Students brush off art degree stigma

Leonardo Montañez, Staff Reporter

Art as a major is quickly becoming a taboo among students due to the idea that artists are doomed thanks to the competitive aspect of the major itself. But students and professors alike continue to pursue their goals because they find an opportunity and it’s their passion.

Manuel Guerra, full-time lecturer of art, believes that a degree in art is useless is because of the culture we are surrounded by.

“Most parents are afraid of their children making a living on any kind of art,” Guerra said. “Most of them want them to be doctors, lawyers or the chief of a tribe.”

According to Guerra, success comes with determination and appreciation for what one does and said that it is important to do what we want.

“Follow your heart, it’s all you can do. If you really like what you do and you enjoy it you are going to succeed,” Guerra said. “But if you’re always questioning back and forth you won’t.”

Guerra obtained a bachelor’s degree at UTEP in drawing and minor in printmaking. His masters on printmaking at the State University of New York grants knowledge, he said.

“Art is not based on money, its about how culture and how (it) has evolved,” Guerra said. “People say that art has evolved, others say that is has regressed with the computer age.  People should study art because it allows you (to) know how life was in the past and how we changed.”

Guerra said that nobody can tell the outcome of an artist but that as long that the student stays true to their passion, they will succeed.

“Don’t let anyone tell you that you won’t achieve it, because that is just bringing negative vibes,” Guerra said. “Always remain positive, you’ll see the bright side of life.”

Diego Portillo, junior graphic design major, said that being afraid is a common fear for artist but it shouldn’t stop anyone.

“Culturally, people are afraid of being an art major, because it is a very restricted major, very competitive,” Portillo said. “But it is not as hard as it seems, as long as you look you’ll find.”

Portillo has been working for the department of music at UTEP, exercising his profession as a designer.

“Even after I graduate, I will keep on with my career outside UTEP looking for internships and someday work for an advertising agency,” Portillo said. “I will also pursue a masters on Fine Arts.”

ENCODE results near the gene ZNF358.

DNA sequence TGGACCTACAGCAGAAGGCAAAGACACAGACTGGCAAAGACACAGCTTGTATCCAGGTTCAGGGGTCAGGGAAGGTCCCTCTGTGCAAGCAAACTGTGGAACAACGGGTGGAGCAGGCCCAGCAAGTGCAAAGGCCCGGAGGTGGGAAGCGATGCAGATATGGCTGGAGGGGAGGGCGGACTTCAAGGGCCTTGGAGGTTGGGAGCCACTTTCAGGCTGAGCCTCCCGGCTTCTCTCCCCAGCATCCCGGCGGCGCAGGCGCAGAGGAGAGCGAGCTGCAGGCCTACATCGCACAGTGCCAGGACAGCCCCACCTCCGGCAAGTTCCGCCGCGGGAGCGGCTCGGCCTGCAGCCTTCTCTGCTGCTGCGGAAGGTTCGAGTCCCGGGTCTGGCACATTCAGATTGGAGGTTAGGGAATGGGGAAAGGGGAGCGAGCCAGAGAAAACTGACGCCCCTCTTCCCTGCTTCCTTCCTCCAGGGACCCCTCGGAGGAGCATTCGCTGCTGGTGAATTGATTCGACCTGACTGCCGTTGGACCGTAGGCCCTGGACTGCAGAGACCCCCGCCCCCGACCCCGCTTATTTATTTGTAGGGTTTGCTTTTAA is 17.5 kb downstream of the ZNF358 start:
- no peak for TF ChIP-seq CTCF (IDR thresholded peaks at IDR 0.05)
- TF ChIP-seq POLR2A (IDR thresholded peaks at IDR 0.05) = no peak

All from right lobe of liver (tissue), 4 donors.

Portillo also believes that it’s a cultural thing, which El Paso is not used to.

“El Paso is an area of manufactures and the border,” Portillo said.

Aside from his work, Portillo dedicates his free time to improve his art as a hobby and to gain money.

“I do most of my work as a hobby and for drawing class,” Portillo said. “Also, I make money as free-lance artist selling all kind of drawings and art.”

Portillo said that people should not be afraid of studying art because it all depends on how people act towards their passion.

“Being afraid is pretty normal, but that people should study whatever they want because people say that it is hard to find a job, but in reality no major can guarantee 100 percent that you’ll get a job,” Portillo said. “And if money worries you, still study art because if that is your real passion you’ll get the money because you are doing a good job.”

Layla Stull, dropout art student, continued her life as an artist even after dropping out of school because she think, that is the beauty of arts.

“I dropped to start making money to pay my loans, but I kept my career close to me and applied as much as I could from what I learned at college,” Stull said. “And that’s the beauty of arts because you can practice them even if you are not at school, unlike many other majors, and that you can learn from teachers, but one’s voice come from ourselves and it is on us to be good artists.”

According to Stull, she has sold many of portraits even though she hasn’t graduated and it helped her pay some of her bills.

“Even though I didn’t finish college, people are willing to buy art they consider good and as long as you have your style, people are going to like it,” Stull said. “But I would definitely recommend to finish college, a degree gives reputation, that’s why I’m still willing to finish college.”

Leonardo Montañez may be reached at [email protected]